The Daily Routine This Functional Medicine Expert Does To Achieve A Healthy Gut


Since starting one of the first telehealth functional medicine clinics, I am no stranger to the importance of gut health. In fact, if there’s one thing consulting thousands of patients has taught me is that supporting our microbiome should be top priority.

Because of what I have seen firsthand, there are a few gut-nurturing practices I have integrated into my daily routine. This routine gives me confidence that I am setting my gut up for success morning, noon, and night. 

So take a look at what I do each day and how it can help you level-up your own gut health.


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I fast in the morning.

Did you know that digestion alone uses 10% of your body’s total energy? Not only does your body have to work to break down macronutrients, it also has to produce stomach acid, saliva, and regulate hunger signals. Talk about a digestive workout.

As the author of Intuitive Fasting, I am the number one advocate for giving your gut a break with periods of flexible fasting. Not only has fasting been shown to alleviate inflammation in your gut, it can also regulate your microbiome’s natural circadian rhythm. (1) Different bacterial colonies ebb and flow throughout the day depending on if you are eating or sleeping. However, non-stop eating can confuse this pattern hence, why fasting is a great way to press the reset button.

There is no “right” way to fast, but I personally practice a 12-6 window. This allows me to eat my last meal at 6 p.m. sleep through the night, skip breakfast, and eat my first meal at 12 p.m. Instead of fasting during normal waking hours, most of my 18 hour fast is happening while I am sleeping. Plus, this eliminates the need to prep breakfast while I am trying to get out the door.

I eat a high-fat, high-fiber meal in the afternoon.

I have found that the meals I do eat are just as important for my gut as the meals I don’t eat when I am fasting. I make sure to include both healthy fats and fiber into my first meal post-fast.

Whether or not I am eating some fish or meat or going completely plant-based, I like to incorporate fiber in the form of vegetables into my meal. The bacteria in your gut use fiber as their fuel source and end up producing short-chain fatty acids like butyrate as a byproduct. These are extremely beneficial for regulating our digestion and overall microbiome health in addition to supporting immune, brain, and metabolic health.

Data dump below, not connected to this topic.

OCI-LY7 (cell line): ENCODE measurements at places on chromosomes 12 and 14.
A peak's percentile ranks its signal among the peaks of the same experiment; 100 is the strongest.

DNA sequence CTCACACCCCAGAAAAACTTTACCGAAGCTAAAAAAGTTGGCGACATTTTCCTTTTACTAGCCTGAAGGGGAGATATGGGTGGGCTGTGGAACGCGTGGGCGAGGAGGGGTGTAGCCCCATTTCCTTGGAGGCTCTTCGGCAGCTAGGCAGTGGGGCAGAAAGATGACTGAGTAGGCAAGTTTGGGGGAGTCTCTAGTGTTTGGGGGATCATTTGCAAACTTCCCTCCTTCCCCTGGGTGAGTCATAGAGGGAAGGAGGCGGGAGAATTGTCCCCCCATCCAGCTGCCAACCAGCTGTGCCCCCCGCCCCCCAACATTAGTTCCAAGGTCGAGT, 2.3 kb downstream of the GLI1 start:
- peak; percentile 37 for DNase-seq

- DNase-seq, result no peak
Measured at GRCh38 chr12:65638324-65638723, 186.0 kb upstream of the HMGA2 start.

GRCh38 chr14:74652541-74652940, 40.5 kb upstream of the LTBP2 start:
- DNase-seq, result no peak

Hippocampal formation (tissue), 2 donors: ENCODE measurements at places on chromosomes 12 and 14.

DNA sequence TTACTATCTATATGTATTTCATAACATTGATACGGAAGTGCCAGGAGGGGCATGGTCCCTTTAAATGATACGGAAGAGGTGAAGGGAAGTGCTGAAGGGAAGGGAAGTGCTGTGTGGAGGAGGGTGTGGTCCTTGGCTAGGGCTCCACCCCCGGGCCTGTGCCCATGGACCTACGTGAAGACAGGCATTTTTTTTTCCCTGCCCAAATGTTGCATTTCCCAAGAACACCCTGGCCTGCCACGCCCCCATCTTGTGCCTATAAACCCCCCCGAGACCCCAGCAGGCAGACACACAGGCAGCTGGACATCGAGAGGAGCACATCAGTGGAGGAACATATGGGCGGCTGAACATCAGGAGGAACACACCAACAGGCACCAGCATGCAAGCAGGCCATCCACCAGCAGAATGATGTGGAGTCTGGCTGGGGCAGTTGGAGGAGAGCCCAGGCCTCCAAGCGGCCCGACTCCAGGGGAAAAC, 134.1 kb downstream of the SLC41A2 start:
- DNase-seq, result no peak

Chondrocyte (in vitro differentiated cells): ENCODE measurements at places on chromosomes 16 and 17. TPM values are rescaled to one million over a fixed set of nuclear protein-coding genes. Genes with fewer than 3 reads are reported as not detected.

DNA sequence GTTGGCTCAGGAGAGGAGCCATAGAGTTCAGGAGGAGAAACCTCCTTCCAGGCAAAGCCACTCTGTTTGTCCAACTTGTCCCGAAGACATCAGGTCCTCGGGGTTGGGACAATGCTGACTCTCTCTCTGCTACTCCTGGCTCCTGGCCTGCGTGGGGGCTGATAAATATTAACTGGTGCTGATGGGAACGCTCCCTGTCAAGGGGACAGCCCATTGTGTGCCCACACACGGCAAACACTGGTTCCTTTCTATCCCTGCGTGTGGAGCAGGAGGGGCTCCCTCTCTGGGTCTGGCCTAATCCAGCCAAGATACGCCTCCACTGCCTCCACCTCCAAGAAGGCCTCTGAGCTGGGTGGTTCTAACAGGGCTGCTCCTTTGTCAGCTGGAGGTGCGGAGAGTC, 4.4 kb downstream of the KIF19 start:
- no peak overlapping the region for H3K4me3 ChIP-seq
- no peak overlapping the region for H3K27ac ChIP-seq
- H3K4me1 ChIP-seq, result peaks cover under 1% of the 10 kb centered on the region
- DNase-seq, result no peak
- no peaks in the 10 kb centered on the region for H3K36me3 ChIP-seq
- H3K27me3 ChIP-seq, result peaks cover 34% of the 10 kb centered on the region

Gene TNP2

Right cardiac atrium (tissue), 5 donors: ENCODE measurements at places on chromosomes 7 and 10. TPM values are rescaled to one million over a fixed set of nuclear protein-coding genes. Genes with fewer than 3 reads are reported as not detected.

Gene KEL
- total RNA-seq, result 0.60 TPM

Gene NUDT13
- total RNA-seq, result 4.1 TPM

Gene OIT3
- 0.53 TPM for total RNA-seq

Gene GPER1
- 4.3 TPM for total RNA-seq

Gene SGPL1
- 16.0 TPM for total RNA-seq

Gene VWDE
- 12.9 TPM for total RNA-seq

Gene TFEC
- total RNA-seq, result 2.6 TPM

I also lean heavily into healthy fats from omega-3s as they have been shown to positively affect gut microbiome composition and help keep your blood sugar stable. (2)

One example of a meal with healthy fats and fiber would be a large salad made with Swiss chard, topped with sliced avocados, roasted sweet potatoes, and topped with chia, flax, or hemp seeds. Wild-caught fish or grass-fed beef is another great optional addition.

If you need a little extra support when you are just starting off on your gut healing journey, I also recommend The Probiotic for additional targeted support. 

I practice mindfulness at night.

Stress is a part of life, but chronic stress can become a problem if left unaddressed. Because of the gut-brain axis, stress directly contributes to poor gut health by decreasing oxygen delivery to your gut.

To put my mind at ease, I have started turning off my phone a couple hours before bed and end my evening with mindfulness. This helps me wind down and get a better night of uninterrupted sleep to further fight off this negative cortisol cycle that perpetuates poor gut health. 

Mindfulness can take many forms but I love meditation. If that’s not your thing, you can try prayer, going on a walk, journaling, or some light yoga.

Even though there are many ways to support your gut, it can be difficult to sift through what is best for you. Instead of trying to do everything, establish a daily routine with a few practices that are easy for you to incorporate and are sustainable for your lifestyle. This foundation will lay the groundwork for a healthy gut that you can build on for years to come.

As one of the first functional medicine telehealth clinics in the world, we provide webcam health consultations for people around the globe. 


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  1. Aksungar, Fehime B et al. “Interleukin-6, C-reactive protein and biochemical parameters during prolonged intermittent fasting.” Annals of nutrition & metabolism vol. 51,1 (2007): 88-95. doi:10.1159/000100954
  2. Costantini, Lara et al. “Impact of Omega-3 Fatty Acids on the Gut Microbiota.” International journal of molecular sciences vol. 18,12 2645. 7 Dec. 2017, doi:10.3390/ijms18122645

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Dr. Will Cole, IFMCP, DNM, DC, leading functional medicine expert, consults people around the world via webcam and locally in Pittsburgh. He received his doctorate from Southern California University of Health Sciences and post doctorate education and training in functional medicine and clinical nutrition. He specializes in clinically researching underlying factors of chronic disease and customizing a functional medicine approach for thyroid issues, autoimmune conditions, hormonal imbalances, digestive disorders, and brain problems. Dr. Cole was named one of the top 50 functional medicine and integrative doctors in the nation and is the best selling author of Ketotarian and The Inflammation Spectrum.